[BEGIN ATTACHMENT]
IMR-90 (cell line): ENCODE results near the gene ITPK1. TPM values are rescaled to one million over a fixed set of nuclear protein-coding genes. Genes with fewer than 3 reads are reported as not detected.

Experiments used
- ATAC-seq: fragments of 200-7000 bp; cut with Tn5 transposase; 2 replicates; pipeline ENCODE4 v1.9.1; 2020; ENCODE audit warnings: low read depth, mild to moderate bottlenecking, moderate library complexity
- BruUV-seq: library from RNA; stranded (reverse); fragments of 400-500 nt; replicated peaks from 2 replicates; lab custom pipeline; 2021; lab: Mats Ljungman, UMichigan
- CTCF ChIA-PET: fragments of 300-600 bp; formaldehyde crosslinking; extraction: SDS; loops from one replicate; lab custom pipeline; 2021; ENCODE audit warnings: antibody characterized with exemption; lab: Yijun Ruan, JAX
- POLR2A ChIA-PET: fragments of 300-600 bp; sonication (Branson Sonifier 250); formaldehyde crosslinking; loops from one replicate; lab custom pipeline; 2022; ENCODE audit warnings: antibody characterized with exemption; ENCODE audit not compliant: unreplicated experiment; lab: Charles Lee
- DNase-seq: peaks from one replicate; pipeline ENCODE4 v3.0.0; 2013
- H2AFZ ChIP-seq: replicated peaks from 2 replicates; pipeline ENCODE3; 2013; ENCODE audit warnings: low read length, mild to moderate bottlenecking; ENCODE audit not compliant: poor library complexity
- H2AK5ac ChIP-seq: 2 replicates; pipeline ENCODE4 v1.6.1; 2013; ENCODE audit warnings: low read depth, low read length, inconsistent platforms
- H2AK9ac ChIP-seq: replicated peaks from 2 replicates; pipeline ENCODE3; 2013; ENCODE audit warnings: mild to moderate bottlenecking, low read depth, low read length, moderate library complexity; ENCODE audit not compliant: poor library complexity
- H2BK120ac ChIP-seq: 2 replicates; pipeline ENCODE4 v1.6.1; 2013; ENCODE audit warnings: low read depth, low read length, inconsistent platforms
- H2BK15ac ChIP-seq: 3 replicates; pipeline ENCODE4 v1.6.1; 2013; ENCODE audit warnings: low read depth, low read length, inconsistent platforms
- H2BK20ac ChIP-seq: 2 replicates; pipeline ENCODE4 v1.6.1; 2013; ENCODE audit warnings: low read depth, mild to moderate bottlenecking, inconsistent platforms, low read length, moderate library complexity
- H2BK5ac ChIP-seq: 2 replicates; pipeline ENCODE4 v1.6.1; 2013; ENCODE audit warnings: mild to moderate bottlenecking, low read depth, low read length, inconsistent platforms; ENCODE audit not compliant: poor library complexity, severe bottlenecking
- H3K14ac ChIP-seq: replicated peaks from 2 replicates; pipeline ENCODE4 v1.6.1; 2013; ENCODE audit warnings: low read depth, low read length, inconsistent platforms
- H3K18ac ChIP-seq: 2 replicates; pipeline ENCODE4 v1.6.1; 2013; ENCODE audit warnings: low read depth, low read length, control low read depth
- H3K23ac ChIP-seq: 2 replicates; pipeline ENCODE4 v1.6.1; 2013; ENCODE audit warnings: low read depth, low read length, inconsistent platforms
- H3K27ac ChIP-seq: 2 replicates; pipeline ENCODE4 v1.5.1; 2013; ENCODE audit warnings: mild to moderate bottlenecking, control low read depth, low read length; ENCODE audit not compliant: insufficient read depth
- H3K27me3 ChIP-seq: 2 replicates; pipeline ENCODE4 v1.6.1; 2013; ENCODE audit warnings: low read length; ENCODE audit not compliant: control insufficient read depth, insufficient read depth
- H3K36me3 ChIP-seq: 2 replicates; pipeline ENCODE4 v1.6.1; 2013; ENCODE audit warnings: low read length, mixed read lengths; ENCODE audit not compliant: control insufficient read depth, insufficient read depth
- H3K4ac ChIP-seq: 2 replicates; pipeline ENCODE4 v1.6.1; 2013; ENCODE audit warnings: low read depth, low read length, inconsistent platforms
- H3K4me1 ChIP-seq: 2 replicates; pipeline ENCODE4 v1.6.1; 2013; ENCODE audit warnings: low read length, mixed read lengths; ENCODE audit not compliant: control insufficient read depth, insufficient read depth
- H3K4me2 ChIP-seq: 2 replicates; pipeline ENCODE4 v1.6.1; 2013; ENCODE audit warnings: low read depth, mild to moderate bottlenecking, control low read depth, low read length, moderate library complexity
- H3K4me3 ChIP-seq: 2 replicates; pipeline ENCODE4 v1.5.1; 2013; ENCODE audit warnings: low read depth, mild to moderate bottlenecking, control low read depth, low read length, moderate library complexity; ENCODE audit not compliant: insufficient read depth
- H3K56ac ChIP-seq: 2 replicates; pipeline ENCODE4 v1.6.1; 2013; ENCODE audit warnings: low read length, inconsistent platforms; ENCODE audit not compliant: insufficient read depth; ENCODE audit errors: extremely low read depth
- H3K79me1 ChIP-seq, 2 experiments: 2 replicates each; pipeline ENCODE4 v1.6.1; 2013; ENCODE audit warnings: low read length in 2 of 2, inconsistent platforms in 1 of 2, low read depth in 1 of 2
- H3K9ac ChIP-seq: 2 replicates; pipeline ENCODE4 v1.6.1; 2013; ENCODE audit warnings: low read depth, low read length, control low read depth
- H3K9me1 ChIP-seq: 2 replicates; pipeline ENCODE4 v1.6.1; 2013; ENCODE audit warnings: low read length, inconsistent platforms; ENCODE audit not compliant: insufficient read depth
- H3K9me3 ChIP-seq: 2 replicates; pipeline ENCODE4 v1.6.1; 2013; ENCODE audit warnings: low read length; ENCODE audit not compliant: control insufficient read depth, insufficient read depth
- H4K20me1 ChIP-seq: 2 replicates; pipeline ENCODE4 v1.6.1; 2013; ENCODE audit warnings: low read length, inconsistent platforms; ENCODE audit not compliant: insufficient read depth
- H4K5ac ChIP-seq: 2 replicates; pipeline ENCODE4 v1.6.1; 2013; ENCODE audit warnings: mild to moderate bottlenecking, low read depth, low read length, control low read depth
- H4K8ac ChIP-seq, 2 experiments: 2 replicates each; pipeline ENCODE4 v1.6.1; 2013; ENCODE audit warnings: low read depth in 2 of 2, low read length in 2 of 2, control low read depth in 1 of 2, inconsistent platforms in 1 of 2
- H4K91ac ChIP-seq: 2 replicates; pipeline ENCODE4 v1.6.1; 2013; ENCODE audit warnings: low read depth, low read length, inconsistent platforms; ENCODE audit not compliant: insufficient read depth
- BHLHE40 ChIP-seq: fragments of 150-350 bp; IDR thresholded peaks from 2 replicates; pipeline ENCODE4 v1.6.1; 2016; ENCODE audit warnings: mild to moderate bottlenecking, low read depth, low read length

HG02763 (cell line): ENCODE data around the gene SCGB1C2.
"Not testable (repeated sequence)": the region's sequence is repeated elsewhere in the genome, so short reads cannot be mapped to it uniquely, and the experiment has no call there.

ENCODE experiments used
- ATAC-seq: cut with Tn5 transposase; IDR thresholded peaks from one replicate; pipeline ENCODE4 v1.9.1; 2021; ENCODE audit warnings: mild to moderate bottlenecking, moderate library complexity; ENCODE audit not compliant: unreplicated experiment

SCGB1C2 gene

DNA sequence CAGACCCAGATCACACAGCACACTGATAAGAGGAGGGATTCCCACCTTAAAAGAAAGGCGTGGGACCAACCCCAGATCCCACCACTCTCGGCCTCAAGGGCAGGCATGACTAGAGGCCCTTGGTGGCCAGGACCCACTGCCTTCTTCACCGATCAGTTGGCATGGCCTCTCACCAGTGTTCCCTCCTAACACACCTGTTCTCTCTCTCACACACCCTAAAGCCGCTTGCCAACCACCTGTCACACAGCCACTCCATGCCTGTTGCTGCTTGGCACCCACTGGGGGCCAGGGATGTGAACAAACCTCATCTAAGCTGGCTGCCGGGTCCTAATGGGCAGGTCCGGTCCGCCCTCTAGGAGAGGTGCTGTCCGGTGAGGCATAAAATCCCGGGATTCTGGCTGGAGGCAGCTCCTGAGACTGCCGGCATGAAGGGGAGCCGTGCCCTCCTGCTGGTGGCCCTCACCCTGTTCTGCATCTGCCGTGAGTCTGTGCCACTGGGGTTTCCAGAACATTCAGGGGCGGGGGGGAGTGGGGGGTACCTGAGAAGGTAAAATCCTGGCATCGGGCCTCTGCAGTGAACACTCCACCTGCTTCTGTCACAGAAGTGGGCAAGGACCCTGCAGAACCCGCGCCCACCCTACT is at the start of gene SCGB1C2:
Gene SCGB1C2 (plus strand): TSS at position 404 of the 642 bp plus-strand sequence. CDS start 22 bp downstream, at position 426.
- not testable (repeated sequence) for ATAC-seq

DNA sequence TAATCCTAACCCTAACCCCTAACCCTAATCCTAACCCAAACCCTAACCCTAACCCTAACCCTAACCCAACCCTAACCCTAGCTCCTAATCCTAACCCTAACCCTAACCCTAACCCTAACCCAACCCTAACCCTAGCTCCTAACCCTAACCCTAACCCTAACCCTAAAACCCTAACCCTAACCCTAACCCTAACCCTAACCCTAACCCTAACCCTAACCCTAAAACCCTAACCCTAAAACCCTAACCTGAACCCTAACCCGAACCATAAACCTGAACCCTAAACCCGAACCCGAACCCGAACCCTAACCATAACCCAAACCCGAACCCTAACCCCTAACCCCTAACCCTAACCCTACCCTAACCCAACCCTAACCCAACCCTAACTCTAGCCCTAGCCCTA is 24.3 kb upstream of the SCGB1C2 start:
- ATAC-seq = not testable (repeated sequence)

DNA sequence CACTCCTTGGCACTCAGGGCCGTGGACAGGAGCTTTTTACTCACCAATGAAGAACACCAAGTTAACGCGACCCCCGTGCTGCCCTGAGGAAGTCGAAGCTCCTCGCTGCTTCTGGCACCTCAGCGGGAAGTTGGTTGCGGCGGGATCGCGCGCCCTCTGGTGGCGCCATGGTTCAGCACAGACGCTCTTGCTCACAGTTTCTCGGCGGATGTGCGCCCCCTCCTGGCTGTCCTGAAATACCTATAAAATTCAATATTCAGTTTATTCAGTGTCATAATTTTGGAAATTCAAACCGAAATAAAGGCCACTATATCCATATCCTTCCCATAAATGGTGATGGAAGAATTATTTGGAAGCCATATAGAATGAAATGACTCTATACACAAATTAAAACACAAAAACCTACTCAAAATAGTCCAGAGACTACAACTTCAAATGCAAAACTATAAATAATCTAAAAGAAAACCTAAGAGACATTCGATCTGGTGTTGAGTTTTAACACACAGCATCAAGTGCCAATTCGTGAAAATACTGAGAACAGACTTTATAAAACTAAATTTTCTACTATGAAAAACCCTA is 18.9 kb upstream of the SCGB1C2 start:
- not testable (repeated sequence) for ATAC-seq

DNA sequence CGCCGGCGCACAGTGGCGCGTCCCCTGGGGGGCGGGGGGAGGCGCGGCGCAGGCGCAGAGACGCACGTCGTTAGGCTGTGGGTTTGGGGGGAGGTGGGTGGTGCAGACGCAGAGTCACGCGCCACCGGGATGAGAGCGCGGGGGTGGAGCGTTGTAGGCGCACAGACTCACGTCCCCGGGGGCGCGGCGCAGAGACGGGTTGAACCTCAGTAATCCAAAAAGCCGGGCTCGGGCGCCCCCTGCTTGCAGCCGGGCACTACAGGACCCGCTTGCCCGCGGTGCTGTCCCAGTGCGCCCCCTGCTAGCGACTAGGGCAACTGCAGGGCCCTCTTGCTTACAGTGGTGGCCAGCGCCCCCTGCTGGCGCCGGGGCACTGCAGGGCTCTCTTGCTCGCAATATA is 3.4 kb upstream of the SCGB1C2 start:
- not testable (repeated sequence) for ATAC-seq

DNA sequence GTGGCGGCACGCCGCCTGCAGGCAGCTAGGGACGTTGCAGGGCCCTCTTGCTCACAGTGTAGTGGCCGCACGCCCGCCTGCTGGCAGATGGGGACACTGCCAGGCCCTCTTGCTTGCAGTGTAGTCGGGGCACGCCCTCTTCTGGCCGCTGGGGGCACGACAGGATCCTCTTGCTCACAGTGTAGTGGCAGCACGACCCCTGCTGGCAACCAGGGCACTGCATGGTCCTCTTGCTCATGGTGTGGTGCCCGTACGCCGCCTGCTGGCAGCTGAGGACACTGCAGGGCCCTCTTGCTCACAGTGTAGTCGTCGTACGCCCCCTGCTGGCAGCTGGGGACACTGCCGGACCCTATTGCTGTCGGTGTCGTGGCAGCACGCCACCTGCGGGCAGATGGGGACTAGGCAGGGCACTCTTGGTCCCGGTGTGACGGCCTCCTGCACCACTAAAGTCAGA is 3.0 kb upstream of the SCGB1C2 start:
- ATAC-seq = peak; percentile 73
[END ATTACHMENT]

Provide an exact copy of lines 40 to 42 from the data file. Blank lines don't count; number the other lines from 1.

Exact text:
DNA sequence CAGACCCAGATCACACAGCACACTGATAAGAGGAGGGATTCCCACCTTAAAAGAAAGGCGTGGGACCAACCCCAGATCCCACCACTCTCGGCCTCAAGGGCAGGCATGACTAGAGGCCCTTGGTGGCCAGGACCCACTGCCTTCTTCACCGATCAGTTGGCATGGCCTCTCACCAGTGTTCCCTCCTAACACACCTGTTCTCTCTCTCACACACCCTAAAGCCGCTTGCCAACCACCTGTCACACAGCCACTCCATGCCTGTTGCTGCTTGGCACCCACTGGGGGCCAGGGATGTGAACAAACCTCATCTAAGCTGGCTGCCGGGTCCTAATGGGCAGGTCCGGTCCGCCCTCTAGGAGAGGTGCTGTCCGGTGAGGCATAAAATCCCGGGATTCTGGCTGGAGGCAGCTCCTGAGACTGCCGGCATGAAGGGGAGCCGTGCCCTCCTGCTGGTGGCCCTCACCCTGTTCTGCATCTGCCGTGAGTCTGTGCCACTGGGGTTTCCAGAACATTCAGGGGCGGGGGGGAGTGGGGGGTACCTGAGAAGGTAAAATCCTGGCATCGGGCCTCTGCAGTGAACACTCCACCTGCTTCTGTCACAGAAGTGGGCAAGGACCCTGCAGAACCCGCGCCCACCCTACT is at the start of gene SCGB1C2:
Gene SCGB1C2 (plus strand): TSS at position 404 of the 642 bp plus-strand sequence. CDS start 22 bp downstream, at position 426.
- not testable (repeated sequence) for ATAC-seq